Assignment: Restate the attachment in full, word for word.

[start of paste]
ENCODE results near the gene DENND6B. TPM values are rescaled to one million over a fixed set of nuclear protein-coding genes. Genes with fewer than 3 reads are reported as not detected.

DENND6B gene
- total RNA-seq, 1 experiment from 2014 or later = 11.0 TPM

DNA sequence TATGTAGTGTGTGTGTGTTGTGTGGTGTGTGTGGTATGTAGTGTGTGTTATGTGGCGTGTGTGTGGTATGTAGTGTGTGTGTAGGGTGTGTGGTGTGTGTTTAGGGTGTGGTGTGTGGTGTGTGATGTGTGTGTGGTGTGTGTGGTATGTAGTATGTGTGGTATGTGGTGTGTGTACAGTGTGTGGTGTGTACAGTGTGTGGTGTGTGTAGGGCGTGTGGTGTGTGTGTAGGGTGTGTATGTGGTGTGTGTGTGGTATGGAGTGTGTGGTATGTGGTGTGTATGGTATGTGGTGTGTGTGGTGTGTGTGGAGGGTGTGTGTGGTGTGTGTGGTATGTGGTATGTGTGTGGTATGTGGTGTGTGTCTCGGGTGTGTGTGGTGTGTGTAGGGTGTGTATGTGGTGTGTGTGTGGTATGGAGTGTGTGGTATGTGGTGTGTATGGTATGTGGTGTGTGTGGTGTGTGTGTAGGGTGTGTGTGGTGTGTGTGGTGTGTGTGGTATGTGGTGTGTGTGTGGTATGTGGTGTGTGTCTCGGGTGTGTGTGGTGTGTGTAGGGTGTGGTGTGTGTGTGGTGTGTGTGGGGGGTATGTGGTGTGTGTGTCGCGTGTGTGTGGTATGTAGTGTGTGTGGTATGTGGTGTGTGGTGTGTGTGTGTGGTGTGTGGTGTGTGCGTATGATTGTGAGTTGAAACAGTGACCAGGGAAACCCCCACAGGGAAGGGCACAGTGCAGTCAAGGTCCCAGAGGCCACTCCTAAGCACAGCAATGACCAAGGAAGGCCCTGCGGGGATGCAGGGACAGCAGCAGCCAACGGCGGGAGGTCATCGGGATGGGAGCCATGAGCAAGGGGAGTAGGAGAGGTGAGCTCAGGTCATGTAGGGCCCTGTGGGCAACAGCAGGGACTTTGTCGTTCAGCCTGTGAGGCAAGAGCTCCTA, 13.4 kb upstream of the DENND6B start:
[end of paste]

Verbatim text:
ENCODE results near the gene DENND6B. TPM values are rescaled to one million over a fixed set of nuclear protein-coding genes. Genes with fewer than 3 reads are reported as not detected.

DENND6B gene
- total RNA-seq, 1 experiment from 2014 or later = 11.0 TPM

DNA sequence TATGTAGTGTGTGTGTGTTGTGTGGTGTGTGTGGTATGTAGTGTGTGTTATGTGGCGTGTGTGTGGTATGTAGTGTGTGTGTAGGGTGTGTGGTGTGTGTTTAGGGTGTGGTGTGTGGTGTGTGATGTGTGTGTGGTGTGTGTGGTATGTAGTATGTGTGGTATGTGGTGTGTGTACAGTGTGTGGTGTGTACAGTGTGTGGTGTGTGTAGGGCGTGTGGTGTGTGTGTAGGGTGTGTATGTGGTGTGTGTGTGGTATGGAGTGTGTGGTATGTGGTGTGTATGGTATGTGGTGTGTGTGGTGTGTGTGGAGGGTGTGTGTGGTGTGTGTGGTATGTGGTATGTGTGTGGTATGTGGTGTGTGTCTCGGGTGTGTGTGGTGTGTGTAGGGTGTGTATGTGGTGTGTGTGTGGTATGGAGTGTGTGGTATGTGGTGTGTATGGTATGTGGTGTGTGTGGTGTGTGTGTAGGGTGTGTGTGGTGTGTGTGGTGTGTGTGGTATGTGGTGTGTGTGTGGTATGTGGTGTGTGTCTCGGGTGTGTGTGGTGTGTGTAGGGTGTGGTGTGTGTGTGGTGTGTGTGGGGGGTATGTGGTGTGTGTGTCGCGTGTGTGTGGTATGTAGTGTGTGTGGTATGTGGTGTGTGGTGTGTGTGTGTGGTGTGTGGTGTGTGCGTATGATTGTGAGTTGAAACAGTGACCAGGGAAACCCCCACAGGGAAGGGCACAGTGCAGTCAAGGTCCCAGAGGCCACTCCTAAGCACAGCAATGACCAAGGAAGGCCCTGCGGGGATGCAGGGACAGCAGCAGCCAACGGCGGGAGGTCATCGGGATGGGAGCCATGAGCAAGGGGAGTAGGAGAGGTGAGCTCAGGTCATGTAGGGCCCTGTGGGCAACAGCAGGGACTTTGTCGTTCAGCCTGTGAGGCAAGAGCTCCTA, 13.4 kb upstream of the DENND6B start: